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Fiscal, structural reforms help trim budget deficit
August 27, 2016, 5:20 pm
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Kuwait’s annual budget for fiscal year 2016/2017 (FY16/17) with a projected official deficit of KD8.7 billion, or 26 percent of GDP, recently received approval from the National Assembly. However, analysts believe the deficit is likely to be significantly smaller, given that the base price of $35 per barrel of oil, used as the basis for the budget, is below the average price.

According to analysts at the country’s leading commercial bank, the National Bank of Kuwait (NBK), the deficit, before the mandatory transfer to the Future Generations Fund (FGF), is likely to be in the range of 13 percent. The bank also notes that in order to partially tide over the third consecutive budget deficit brought about sustained low oil prices, the government is expected to issue sovereign bonds, in addition to introducing much needed structural and fiscal reforms.

A review of salient features in the budget reveal that total revenues for FY16/17 at KD10.2 billion are lower by 16 percent from a year earlier. Despite a slight increase in oil production to 2.8 million barrels per day, the budget projects oil revenue which makes up 89 percent of total revenue to decline. On the other hand, non-oil revenue, which makes up 11 percent of total revenue, is budgeted at KD1.6 billion, up 11 percent from the previous year. But experts believe that this oil revenue decline is again based on an assumed price of $35 per barrel, compared to $45 in the last fiscal. With oil currently trading at over $40 per barrel, they expect actual oil revenue to be 35 to 40 percent higher than official projections, and to be mostly the same as in the year before.

Though expenditure in the new budget is reduced by 1.5 percent to KD18.9 billion, the two chapters that account for the largest share of expenses — wages and salaries (chapter1), and, miscellaneous and transfers (chapter 5) — are to grow by 2.7 percent and 1.5 percent respectively. Meanwhile, expenditure in the goods and services (chapter 2) and the projects, maintenance and land purchases (chapter 4) are set to decline by 14 percent and 13 percent respectively.

Despite the lower oil price scenario, overall government capital spending is expected to maintain healthy levels. Though the budget allocation of KD2.2 billion to chapter 4 and to transportation and equipment (chapter 3) is down by 8.4 percent from a year earlier, a draft budget had allocated KD1 billion under chapter 5 for on-budget development plan projects allocated for the year.  This results in total on-budget capital spending to rise by 2.7 percent to KD3.3 billion.

Meanwhile, the spending pace on government development plan projects, the bulk of which are off-budget, is picking up. Among these projects are those in the oil sector and those in public-private partnerships (PPP), including around KD2.25 billion  that have been awarded so far this year and another KD8.4 billion expected to be awarded before the year ends.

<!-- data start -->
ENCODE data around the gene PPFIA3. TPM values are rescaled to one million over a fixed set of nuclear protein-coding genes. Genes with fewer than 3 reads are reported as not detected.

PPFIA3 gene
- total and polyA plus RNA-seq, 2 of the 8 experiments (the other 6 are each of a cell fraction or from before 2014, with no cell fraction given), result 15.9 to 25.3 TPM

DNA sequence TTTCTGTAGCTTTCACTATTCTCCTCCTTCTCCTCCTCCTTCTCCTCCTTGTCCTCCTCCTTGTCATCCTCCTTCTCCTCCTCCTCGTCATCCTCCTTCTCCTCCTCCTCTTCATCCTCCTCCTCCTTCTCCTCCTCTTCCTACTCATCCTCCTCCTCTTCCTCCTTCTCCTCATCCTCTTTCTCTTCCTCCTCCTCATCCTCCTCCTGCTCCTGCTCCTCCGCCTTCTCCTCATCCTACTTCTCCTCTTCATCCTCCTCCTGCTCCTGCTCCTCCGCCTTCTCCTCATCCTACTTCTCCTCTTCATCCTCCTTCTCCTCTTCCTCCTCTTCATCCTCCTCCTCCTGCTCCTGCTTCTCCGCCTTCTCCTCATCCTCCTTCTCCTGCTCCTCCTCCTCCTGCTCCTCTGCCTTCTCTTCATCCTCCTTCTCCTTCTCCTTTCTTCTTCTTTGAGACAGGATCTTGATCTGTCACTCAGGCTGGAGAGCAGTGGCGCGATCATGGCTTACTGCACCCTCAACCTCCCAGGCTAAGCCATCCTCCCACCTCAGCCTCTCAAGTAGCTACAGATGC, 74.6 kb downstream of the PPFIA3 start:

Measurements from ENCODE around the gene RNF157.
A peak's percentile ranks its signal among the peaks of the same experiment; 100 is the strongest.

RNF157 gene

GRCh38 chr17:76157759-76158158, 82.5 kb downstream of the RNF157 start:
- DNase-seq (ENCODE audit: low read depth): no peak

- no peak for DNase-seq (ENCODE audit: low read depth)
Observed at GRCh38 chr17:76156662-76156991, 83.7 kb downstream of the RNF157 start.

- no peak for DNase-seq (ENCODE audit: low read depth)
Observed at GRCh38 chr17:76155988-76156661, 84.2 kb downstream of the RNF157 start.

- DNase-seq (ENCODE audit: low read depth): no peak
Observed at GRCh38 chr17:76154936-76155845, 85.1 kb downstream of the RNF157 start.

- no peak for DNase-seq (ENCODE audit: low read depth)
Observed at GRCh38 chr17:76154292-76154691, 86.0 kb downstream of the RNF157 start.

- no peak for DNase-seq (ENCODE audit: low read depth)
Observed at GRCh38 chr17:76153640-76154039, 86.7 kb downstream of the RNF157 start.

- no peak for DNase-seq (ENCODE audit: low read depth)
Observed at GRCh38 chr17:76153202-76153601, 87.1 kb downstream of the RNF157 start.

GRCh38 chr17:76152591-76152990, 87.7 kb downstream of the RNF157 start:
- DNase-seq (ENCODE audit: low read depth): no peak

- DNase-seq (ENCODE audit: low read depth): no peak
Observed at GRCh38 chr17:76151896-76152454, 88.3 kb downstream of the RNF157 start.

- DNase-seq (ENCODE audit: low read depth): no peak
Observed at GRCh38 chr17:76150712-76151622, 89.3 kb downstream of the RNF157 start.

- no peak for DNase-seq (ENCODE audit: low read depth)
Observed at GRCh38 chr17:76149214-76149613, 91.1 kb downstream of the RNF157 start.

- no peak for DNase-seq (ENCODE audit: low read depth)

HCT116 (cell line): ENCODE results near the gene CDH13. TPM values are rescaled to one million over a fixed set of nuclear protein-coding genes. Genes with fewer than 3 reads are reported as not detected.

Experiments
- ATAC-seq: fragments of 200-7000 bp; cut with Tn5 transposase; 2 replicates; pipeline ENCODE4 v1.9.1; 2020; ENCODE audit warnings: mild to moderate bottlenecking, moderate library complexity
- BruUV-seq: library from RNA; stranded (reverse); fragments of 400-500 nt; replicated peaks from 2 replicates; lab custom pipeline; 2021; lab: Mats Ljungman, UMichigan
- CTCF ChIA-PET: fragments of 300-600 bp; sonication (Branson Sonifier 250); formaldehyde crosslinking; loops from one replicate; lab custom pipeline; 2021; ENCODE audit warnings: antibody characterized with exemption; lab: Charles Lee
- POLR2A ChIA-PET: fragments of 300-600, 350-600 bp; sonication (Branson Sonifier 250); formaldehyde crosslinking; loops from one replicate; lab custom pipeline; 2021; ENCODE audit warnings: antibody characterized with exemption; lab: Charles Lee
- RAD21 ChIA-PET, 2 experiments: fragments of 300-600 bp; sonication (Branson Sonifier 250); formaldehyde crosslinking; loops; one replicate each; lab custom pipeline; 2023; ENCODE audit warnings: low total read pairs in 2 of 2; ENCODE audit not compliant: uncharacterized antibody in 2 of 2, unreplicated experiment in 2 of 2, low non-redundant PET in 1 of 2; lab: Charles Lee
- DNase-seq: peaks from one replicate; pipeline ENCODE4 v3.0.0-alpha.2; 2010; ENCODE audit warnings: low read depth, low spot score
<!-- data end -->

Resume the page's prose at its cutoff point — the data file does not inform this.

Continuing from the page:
The National Assembly also approved financing part of the budget deficit by issuing KD5 billion in local and international bonds and sukuk during FY16/17. The Ministry of Finance has also said it intends to borrow KD2 billion through dinar issuances in the local market.

The government already raised KD900 million in government bonds and sukuk during the first four months of FY16/17. The ministry plans to borrow a further KD3 billion from international markets, through instruments denominated in foreign currency. The rest of the deficit will be financed by withdrawals from the General Reserve Fund (GRF), which along with FGF, is managed by the country’s sovereign wealth fund manager, the Kuwait Investment Authority.

The government is also keen to push through fiscal and structural reforms in a bid to reduce the persisting budget deficits and address other imbalances in the country’s economy. These plans include implementing significant cuts in subsidies and introducing a corporate income tax and a value added tax (VAT). In line with these reforms the National Assembly approved increases in electricity tariffs to take effect from September 2017, electricity and water subsidies currently eat up over half the subsidy bill. The tariff reform, even in its watered-down version should help save the budget around 1 percent of GDP.

Meanwhile, the government is believed to be looking to introduce new taxes to boost non-oil revenues, including a 10 percent corporate tax on local and foreign companies. The new tax, expected to come into force by 2019 and projected to broaden the tax base, will replace existing taxes on corporate earnings. The government is also preparing to introduce a 5 percent VAT in conjunction with other Gulf Cooperation Council (GCC) states. Both measures which require further legislation is already behind schedule.

 

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